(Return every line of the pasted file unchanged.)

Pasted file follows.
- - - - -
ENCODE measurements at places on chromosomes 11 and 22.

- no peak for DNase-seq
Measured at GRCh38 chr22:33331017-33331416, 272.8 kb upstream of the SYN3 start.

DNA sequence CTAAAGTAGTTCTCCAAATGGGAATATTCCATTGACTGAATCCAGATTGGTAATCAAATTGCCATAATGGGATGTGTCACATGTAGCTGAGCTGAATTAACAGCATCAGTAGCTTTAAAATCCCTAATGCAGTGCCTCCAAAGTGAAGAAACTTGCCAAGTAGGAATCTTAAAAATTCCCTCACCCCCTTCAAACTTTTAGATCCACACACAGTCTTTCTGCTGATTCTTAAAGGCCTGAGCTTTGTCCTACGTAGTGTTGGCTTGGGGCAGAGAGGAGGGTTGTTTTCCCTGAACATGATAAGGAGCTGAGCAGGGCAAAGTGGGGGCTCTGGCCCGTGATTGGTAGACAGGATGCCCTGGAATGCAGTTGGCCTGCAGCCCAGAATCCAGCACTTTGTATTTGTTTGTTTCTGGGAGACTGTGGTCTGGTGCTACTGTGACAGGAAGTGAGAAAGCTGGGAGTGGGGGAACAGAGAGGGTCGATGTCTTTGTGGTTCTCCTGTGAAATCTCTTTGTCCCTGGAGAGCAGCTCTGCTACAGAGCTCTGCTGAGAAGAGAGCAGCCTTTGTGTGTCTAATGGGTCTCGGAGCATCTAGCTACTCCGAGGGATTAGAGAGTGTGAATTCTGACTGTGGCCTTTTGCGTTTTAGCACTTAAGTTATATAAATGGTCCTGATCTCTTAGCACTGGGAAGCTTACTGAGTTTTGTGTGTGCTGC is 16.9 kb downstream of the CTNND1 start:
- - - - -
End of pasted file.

ENCODE measurements at places on chromosomes 11 and 22.

- no peak for DNase-seq
Measured at GRCh38 chr22:33331017-33331416, 272.8 kb upstream of the SYN3 start.

DNA sequence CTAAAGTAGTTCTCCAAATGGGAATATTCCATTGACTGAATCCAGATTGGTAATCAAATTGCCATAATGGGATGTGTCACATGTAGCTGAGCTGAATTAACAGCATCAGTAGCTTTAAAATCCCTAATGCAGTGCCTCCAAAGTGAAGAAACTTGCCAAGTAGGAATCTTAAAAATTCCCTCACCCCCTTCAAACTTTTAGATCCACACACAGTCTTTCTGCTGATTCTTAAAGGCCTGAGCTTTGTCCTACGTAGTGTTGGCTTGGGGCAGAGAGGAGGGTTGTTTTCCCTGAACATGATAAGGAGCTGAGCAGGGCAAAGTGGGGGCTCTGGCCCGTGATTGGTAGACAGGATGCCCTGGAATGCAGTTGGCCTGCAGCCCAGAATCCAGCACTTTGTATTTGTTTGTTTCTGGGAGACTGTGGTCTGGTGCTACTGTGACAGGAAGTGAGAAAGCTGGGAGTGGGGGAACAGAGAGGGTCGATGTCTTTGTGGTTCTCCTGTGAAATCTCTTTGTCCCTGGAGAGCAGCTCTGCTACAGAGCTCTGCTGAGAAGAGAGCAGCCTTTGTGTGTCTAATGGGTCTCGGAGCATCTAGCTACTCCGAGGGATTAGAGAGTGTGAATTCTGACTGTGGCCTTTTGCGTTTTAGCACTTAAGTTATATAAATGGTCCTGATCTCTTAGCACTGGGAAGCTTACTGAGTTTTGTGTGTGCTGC is 16.9 kb downstream of the CTNND1 start: